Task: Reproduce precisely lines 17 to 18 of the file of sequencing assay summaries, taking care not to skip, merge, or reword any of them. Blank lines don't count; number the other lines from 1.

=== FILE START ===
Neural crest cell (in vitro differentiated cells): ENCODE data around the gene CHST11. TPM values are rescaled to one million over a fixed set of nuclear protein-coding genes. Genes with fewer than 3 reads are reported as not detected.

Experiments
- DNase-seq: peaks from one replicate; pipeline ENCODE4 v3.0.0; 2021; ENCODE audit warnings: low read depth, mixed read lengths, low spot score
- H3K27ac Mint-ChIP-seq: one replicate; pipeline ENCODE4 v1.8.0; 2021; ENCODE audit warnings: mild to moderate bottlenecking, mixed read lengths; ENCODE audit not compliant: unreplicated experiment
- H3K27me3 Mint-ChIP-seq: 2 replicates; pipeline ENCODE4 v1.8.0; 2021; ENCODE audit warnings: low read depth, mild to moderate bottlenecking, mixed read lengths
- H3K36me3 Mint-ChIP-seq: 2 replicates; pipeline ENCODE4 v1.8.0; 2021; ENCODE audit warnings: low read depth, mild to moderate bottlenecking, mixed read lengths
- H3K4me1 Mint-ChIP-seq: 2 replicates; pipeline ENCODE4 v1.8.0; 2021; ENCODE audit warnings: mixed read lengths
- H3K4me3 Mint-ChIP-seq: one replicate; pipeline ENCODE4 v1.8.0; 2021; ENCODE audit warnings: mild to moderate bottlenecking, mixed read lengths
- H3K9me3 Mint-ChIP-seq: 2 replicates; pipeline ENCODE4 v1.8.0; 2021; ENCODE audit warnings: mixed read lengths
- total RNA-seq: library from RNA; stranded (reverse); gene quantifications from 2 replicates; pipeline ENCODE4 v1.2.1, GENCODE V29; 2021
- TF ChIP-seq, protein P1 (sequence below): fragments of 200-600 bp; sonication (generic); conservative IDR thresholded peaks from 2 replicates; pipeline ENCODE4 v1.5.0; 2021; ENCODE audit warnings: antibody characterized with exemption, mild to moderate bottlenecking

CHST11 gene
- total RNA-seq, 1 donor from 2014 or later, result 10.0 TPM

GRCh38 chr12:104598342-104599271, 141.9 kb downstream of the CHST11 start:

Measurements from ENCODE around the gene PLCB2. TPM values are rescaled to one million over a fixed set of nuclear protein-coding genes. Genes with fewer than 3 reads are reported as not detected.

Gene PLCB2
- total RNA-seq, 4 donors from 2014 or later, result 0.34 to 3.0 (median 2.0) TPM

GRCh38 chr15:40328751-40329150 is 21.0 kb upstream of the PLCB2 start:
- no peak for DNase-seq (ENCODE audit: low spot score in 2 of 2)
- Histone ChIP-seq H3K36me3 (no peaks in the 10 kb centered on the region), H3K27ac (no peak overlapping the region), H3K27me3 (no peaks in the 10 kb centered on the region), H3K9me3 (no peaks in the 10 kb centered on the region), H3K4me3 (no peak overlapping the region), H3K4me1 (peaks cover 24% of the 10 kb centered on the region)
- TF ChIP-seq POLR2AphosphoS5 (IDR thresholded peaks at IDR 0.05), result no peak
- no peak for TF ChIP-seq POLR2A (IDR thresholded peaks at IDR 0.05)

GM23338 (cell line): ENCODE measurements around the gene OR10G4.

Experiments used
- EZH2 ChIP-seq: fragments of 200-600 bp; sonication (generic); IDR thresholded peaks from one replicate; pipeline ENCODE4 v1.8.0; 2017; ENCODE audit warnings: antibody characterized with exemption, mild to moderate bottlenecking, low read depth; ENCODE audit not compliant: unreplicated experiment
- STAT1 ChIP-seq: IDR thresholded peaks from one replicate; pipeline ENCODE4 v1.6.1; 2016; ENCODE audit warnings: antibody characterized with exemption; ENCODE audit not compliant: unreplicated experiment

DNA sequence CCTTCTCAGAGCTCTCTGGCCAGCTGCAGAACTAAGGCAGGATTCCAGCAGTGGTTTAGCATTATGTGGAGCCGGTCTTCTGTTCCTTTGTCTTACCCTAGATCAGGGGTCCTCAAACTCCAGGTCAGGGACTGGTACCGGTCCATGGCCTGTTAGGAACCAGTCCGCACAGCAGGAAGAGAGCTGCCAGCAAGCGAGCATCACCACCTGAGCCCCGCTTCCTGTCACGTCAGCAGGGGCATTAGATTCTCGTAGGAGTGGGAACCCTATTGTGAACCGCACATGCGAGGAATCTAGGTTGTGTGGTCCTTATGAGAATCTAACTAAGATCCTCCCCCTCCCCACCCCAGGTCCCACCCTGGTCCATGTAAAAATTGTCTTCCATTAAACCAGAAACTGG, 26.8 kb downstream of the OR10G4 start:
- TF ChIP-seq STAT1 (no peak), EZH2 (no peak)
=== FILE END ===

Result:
- total RNA-seq, 4 donors from 2014 or later, result 0.34 to 3.0 (median 2.0) TPM

GRCh38 chr15:40328751-40329150 is 21.0 kb upstream of the PLCB2 start: